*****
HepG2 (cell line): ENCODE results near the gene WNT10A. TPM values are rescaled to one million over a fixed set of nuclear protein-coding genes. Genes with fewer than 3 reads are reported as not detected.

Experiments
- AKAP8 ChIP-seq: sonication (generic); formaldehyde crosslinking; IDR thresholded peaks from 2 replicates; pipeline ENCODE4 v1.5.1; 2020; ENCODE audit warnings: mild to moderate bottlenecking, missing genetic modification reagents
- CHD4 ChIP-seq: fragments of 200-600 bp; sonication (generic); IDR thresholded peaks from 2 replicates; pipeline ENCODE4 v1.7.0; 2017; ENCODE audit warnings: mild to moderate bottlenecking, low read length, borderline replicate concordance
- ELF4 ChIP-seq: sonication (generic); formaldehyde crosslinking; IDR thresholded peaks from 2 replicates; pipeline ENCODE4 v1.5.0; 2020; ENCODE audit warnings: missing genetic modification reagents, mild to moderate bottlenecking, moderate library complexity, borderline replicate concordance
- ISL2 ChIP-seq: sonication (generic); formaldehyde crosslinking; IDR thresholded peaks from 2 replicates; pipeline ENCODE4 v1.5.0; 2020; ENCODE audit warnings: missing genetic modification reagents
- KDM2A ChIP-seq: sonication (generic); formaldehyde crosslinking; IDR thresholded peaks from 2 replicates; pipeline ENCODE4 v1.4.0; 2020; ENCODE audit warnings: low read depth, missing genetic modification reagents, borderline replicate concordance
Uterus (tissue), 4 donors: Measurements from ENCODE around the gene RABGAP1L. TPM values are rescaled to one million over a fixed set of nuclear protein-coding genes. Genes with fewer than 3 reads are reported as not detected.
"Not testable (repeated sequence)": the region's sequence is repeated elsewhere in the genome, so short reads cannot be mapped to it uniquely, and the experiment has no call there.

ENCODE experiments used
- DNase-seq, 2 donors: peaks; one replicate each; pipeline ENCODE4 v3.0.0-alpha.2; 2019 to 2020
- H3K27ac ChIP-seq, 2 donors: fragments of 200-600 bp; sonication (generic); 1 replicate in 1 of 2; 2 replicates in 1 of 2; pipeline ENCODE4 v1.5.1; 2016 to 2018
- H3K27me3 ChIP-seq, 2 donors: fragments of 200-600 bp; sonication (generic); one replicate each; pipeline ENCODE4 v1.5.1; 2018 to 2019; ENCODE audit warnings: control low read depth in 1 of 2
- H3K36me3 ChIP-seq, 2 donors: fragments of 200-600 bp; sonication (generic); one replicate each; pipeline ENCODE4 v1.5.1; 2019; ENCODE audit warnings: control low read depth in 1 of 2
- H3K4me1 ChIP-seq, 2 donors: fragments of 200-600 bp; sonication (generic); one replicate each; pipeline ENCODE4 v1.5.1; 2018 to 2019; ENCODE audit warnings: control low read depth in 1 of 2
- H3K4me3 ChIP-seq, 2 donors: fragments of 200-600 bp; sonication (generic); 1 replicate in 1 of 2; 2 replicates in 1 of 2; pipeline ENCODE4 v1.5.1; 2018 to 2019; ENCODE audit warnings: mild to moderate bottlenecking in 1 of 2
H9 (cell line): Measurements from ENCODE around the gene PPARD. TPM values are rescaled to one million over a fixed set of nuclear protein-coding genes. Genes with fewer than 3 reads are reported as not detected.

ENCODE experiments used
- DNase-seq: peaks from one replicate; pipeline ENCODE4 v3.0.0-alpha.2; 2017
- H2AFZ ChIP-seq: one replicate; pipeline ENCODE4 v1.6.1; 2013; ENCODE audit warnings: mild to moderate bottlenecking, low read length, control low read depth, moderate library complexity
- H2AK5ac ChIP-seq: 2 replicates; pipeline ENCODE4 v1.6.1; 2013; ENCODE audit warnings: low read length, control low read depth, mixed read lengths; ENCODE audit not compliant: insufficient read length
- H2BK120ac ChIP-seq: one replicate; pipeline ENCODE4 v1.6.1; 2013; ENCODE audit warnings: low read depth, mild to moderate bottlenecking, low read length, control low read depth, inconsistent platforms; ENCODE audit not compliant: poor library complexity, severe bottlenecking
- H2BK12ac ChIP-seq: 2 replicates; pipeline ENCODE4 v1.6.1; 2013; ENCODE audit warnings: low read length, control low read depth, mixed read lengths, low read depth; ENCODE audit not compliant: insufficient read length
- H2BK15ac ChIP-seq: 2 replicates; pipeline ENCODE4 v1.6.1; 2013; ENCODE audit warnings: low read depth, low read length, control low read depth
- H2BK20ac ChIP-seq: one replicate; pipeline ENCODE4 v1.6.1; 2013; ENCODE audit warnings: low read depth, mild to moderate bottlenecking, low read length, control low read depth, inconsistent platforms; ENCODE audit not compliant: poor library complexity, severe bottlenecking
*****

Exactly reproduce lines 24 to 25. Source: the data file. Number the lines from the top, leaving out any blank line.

- H2BK15ac ChIP-seq: 2 replicates; pipeline ENCODE4 v1.6.1; 2013; ENCODE audit warnings: low read depth, low read length, control low read depth
- H2BK20ac ChIP-seq: one replicate; pipeline ENCODE4 v1.6.1; 2013; ENCODE audit warnings: low read depth, mild to moderate bottlenecking, low read length, control low read depth, inconsistent platforms; ENCODE audit not compliant: poor library complexity, severe bottlenecking